This driving force of benefiting others emerges from the unconditional great compassion  of the unity of selfness and otherness.  The non-duality state of compassion and wisdom is indeed the essence and ultimate goal of Mahayana Buddhism.

       (4)  Great and Equal Compassion without Predestined Conditions

        What is Great Compassion? It is the supreme, incomparable, and fulfilling tender love. The most revered compassion should connote the following:

  1. Treat all sentient beings as oneself, without discrimination and weariness, that is, the “Equal and Great Compassion.”
  2. From the fusion of emptiness and existence, and the non-arising mind-nature spontaneously outflows the Great Compassion without predestined conditions.Only this great compassion of equality without conditions is selfless, equal, thorough, complete, and surpassing all differentiation and limited love.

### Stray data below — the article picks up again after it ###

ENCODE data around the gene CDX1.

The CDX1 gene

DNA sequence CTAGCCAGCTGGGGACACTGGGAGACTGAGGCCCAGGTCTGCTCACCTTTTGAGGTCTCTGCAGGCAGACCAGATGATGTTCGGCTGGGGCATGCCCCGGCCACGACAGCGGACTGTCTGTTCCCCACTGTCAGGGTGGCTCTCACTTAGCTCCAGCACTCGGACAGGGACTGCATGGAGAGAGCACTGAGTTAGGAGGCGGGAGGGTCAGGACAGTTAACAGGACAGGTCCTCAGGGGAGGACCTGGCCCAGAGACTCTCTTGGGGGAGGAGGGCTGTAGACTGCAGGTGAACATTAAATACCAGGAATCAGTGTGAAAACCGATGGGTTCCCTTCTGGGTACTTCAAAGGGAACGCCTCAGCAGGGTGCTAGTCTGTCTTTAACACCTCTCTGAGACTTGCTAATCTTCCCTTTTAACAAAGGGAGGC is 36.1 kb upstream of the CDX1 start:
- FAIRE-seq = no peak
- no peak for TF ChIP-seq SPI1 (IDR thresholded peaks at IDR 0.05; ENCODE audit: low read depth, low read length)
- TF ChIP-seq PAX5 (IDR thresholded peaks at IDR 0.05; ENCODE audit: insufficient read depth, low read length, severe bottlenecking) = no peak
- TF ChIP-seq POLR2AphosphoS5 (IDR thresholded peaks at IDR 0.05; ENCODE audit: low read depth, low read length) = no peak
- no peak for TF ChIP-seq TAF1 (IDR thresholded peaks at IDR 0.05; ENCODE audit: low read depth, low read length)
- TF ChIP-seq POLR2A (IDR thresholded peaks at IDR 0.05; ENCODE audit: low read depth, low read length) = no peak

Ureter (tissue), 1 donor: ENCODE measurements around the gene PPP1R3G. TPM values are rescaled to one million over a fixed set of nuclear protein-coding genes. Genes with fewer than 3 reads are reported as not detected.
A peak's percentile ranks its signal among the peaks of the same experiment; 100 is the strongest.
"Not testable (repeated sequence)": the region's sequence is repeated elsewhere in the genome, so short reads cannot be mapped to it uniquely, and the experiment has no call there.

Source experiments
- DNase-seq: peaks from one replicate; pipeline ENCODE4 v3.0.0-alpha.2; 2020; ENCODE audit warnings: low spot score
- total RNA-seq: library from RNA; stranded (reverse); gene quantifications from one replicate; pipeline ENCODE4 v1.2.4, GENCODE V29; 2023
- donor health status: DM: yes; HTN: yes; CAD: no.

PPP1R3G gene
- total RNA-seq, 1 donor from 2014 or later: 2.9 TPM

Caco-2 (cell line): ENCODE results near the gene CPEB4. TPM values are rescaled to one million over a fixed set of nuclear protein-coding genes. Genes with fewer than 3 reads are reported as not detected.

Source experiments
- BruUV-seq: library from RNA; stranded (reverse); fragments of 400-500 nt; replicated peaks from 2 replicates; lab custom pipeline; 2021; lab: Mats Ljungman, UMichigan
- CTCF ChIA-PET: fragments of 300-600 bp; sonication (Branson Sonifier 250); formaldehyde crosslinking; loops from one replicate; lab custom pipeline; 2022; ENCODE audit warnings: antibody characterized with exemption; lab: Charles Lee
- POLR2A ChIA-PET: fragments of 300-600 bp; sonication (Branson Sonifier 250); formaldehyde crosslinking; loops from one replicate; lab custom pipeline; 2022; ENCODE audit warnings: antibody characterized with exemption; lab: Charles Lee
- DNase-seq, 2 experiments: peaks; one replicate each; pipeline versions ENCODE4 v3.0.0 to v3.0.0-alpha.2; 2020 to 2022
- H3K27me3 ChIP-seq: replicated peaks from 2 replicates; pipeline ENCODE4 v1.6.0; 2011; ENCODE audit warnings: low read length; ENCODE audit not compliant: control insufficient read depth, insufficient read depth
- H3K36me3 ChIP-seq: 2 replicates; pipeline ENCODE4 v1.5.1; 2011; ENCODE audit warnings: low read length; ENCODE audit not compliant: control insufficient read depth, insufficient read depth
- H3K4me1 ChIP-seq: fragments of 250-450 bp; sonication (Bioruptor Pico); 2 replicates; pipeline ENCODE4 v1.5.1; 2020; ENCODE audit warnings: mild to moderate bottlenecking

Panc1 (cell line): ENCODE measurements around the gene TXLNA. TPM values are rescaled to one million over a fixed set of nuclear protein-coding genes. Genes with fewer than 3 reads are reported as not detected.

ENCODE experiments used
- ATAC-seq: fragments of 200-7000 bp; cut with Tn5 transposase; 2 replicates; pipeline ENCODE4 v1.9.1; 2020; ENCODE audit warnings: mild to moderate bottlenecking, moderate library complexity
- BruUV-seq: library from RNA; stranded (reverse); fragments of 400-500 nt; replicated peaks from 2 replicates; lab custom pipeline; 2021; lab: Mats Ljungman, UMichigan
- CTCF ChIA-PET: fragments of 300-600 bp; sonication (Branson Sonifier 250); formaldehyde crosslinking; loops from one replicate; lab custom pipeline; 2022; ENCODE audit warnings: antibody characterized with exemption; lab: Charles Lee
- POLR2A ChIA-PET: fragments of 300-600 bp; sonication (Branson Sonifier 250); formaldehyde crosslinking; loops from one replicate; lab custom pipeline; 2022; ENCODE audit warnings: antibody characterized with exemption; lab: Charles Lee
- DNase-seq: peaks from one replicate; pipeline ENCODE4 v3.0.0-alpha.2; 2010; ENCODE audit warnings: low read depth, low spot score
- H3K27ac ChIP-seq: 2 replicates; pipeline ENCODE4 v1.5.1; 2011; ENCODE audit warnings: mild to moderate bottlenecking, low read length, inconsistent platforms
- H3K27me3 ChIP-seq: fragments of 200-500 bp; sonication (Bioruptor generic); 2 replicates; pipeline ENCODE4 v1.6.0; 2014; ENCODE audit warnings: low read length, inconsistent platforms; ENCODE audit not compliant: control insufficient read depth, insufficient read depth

Only this great compassion of equality without conditions is selfless, equal, thorough, complete, and surpassing all differentiation and limited love.

       (5)  A Fusion of Compassion and Wisdom

      Buddha’s great compassion is not merely overwhelming affection; rather, it is the indivisible unity of “wisdom” that integrates both utmost empathy and pure rationality.  Buddha’s reasoning and emotions are different from those of mere mortals.

       Intellectual faculties and emotional capacities in ordinary human beings are of mutual negation and not complementary. They frequently ebb and flow.

       Buddha’s empathy and intellect (compassion and wisdom), on the other hand, are complementary and not mutually negated. They rise together and forever stay on the apex and never recede.